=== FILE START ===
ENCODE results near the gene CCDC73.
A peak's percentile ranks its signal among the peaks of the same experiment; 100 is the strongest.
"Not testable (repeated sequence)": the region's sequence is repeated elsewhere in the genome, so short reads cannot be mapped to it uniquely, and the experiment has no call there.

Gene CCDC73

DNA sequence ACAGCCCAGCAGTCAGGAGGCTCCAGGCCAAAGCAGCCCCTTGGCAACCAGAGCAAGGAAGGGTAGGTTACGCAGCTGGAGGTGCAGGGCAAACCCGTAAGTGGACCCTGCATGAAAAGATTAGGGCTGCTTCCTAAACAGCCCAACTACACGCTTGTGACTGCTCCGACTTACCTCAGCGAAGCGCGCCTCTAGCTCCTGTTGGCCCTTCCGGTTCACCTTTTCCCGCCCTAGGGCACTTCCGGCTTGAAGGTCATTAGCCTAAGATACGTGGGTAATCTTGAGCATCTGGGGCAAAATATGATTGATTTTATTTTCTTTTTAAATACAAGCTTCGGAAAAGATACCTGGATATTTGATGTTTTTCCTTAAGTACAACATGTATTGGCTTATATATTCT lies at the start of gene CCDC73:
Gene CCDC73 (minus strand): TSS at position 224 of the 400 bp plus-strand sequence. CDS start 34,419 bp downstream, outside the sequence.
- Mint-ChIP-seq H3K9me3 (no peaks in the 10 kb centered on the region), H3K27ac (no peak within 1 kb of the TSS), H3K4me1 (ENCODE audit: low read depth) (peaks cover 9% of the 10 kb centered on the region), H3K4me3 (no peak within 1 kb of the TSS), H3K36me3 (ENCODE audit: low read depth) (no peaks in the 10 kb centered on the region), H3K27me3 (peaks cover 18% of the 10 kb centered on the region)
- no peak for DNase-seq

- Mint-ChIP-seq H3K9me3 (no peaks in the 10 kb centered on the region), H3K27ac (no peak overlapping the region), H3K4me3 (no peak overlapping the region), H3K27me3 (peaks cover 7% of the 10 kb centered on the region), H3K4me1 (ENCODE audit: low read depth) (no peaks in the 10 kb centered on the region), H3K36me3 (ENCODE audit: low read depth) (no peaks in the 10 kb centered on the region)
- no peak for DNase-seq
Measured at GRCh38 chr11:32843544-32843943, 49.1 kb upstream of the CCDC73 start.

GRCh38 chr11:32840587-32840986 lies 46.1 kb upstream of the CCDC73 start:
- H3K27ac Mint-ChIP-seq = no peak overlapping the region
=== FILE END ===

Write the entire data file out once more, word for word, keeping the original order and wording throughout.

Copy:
ENCODE results near the gene CCDC73.
A peak's percentile ranks its signal among the peaks of the same experiment; 100 is the strongest.
"Not testable (repeated sequence)": the region's sequence is repeated elsewhere in the genome, so short reads cannot be mapped to it uniquely, and the experiment has no call there.

Gene CCDC73

DNA sequence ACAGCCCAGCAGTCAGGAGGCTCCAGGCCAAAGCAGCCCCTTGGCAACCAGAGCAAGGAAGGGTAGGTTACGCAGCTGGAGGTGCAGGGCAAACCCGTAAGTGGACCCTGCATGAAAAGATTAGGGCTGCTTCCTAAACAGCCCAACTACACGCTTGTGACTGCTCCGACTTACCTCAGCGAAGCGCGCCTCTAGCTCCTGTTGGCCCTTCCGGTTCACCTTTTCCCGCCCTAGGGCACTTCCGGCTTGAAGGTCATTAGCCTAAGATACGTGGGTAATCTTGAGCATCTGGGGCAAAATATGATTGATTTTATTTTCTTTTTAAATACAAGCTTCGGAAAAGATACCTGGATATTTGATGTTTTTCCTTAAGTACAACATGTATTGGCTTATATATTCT lies at the start of gene CCDC73:
Gene CCDC73 (minus strand): TSS at position 224 of the 400 bp plus-strand sequence. CDS start 34,419 bp downstream, outside the sequence.
- Mint-ChIP-seq H3K9me3 (no peaks in the 10 kb centered on the region), H3K27ac (no peak within 1 kb of the TSS), H3K4me1 (ENCODE audit: low read depth) (peaks cover 9% of the 10 kb centered on the region), H3K4me3 (no peak within 1 kb of the TSS), H3K36me3 (ENCODE audit: low read depth) (no peaks in the 10 kb centered on the region), H3K27me3 (peaks cover 18% of the 10 kb centered on the region)
- no peak for DNase-seq

- Mint-ChIP-seq H3K9me3 (no peaks in the 10 kb centered on the region), H3K27ac (no peak overlapping the region), H3K4me3 (no peak overlapping the region), H3K27me3 (peaks cover 7% of the 10 kb centered on the region), H3K4me1 (ENCODE audit: low read depth) (no peaks in the 10 kb centered on the region), H3K36me3 (ENCODE audit: low read depth) (no peaks in the 10 kb centered on the region)
- no peak for DNase-seq
Measured at GRCh38 chr11:32843544-32843943, 49.1 kb upstream of the CCDC73 start.

GRCh38 chr11:32840587-32840986 lies 46.1 kb upstream of the CCDC73 start:
- H3K27ac Mint-ChIP-seq = no peak overlapping the region